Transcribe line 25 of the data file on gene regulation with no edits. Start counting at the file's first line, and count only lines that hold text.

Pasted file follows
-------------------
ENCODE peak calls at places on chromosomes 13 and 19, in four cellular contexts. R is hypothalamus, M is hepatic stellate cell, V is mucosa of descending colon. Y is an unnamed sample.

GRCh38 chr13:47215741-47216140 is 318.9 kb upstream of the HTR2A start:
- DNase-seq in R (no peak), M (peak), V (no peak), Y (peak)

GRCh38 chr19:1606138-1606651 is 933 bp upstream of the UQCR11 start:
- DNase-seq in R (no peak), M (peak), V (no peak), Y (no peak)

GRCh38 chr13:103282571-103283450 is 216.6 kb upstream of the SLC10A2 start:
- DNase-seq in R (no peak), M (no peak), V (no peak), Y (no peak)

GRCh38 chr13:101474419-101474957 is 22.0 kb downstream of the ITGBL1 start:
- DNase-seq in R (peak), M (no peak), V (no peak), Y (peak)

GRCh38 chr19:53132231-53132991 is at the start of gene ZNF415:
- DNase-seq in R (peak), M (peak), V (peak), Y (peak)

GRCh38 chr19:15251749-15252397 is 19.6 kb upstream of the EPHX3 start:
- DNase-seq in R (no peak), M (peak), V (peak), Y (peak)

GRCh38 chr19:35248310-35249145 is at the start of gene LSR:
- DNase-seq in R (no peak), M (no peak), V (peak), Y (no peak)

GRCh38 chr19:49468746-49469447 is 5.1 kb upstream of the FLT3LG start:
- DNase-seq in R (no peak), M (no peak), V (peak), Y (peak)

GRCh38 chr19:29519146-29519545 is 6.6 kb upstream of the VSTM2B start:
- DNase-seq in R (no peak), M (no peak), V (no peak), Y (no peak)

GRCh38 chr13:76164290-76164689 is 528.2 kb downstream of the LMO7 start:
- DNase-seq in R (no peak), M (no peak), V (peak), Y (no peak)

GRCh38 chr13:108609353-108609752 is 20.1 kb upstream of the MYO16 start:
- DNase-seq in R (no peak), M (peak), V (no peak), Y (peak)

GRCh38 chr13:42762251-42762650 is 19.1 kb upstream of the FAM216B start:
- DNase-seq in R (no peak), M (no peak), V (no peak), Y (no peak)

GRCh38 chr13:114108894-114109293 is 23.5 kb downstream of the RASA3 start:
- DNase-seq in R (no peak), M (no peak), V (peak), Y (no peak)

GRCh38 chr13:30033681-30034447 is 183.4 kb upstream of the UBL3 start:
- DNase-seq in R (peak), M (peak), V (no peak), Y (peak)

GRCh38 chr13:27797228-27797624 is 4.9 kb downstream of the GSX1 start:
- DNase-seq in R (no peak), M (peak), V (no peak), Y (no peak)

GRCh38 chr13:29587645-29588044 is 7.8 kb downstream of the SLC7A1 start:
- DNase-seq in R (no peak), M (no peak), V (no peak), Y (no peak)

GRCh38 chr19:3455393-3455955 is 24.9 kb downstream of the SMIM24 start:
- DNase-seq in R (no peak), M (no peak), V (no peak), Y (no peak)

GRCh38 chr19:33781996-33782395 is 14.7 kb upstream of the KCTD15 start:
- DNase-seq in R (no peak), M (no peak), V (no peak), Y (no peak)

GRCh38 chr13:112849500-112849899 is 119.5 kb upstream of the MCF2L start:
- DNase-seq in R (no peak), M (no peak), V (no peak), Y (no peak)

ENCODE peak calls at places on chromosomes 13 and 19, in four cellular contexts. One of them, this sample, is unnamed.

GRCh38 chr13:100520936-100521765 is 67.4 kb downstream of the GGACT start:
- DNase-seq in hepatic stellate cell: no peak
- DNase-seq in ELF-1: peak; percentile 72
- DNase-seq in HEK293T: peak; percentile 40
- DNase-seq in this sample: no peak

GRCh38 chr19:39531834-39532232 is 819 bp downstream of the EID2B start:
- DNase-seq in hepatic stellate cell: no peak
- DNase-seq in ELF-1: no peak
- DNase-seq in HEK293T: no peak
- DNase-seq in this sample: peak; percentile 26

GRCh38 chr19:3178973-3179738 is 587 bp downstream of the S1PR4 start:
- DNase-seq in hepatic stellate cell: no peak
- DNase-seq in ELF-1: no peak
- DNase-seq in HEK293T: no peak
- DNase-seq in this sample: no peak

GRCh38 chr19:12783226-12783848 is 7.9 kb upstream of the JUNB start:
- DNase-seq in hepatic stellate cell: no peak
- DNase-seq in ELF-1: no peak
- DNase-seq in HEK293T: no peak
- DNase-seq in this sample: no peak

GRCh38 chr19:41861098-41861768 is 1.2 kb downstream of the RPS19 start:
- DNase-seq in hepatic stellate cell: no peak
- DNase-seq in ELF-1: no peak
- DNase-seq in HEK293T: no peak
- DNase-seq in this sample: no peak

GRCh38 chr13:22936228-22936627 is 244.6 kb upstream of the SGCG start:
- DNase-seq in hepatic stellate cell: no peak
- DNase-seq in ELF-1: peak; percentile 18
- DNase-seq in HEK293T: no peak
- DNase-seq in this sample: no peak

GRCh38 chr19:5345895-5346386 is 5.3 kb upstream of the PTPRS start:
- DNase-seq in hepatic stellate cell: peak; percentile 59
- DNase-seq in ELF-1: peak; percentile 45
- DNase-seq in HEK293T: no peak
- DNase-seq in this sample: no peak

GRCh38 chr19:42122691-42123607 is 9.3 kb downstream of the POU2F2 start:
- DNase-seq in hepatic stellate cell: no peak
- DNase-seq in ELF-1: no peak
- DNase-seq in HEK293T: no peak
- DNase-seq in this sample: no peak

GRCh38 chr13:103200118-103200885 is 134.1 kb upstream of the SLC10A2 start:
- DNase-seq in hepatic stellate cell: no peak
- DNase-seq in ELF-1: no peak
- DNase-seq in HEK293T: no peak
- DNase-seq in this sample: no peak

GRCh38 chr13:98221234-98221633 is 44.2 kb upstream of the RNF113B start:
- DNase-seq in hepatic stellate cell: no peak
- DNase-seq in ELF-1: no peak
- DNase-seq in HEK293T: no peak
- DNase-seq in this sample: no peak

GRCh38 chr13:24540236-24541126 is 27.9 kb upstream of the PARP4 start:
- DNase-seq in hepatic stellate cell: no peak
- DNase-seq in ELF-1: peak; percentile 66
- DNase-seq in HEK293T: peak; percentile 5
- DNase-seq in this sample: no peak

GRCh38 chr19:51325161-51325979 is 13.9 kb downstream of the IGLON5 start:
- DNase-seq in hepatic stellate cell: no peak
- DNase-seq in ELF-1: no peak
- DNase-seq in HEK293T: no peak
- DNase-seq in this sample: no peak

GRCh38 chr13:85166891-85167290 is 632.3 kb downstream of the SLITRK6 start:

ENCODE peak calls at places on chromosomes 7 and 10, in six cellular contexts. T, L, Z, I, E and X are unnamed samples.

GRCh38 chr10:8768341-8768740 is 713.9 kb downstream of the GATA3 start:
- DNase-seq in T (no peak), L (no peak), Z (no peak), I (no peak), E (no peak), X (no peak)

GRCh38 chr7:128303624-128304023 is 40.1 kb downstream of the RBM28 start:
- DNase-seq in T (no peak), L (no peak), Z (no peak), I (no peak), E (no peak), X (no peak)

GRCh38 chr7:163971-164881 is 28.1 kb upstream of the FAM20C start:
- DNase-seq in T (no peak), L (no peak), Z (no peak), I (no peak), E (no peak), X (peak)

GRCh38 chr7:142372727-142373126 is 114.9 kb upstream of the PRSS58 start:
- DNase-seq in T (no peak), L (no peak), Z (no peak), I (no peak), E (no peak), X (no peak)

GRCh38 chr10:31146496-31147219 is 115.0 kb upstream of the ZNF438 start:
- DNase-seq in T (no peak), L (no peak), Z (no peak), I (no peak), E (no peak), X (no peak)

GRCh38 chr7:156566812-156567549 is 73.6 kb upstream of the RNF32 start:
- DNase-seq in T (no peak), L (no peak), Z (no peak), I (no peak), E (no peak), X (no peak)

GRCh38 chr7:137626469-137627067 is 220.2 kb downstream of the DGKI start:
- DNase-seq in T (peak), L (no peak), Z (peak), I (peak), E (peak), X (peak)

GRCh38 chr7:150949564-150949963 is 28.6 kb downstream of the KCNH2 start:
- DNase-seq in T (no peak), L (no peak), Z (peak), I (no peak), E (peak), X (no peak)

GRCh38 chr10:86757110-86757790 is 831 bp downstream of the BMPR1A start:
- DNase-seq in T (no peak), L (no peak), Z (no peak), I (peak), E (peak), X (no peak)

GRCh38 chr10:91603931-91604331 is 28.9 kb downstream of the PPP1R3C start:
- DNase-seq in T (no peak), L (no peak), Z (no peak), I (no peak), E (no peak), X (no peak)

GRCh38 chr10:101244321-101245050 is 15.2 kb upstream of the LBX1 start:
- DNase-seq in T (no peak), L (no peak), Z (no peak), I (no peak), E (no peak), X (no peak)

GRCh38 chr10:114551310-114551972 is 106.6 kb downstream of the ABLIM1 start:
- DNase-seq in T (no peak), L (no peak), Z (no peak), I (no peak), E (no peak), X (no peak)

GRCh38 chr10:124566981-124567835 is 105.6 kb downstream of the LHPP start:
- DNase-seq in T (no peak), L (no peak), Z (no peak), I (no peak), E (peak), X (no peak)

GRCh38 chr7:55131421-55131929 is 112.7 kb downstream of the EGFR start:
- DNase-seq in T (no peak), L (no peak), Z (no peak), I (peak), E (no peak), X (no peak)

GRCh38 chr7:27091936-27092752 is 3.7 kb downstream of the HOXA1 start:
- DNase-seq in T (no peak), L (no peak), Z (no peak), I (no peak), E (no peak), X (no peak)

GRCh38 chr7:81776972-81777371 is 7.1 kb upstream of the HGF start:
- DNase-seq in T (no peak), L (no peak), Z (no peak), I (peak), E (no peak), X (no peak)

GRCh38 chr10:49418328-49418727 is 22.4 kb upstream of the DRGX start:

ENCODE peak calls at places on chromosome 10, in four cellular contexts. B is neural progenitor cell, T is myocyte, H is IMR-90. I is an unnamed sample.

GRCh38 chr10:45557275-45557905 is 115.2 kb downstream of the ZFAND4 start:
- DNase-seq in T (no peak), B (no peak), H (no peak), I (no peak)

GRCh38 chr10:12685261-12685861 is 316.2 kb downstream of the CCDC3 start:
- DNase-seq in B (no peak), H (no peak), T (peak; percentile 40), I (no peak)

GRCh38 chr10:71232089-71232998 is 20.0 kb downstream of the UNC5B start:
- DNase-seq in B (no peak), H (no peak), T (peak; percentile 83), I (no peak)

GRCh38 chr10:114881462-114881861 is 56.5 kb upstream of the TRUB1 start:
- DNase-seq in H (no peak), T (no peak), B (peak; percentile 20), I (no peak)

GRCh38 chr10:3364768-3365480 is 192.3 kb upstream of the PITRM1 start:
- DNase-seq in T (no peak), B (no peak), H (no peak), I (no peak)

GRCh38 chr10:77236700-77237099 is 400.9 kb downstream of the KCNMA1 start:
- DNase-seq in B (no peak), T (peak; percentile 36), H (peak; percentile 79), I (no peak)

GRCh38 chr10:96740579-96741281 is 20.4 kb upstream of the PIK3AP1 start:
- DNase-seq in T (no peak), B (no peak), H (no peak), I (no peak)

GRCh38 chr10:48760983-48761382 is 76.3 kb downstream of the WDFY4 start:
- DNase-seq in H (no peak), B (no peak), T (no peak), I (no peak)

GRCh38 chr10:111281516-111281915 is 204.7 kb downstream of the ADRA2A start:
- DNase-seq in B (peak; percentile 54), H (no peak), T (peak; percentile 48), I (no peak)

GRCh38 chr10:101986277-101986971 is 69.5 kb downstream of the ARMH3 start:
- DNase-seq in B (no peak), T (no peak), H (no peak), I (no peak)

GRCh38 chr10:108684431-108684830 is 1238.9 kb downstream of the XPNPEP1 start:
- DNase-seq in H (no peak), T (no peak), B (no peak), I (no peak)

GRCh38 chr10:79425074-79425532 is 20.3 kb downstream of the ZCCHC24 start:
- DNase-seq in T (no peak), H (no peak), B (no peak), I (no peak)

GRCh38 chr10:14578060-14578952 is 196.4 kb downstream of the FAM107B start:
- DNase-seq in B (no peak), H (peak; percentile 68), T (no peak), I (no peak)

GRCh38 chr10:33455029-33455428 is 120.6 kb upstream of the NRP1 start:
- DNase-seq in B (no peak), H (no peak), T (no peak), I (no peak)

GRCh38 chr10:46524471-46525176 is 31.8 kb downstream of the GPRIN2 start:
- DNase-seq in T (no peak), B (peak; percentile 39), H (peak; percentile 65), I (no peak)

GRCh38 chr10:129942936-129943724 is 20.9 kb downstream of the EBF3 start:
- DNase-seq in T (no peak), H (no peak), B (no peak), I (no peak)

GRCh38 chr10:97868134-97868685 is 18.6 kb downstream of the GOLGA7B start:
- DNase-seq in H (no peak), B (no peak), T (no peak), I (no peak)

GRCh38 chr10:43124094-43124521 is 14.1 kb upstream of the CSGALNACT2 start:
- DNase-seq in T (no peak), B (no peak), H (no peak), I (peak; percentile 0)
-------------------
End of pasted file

- DNase-seq in R (no peak), M (no peak), V (no peak), Y (no peak)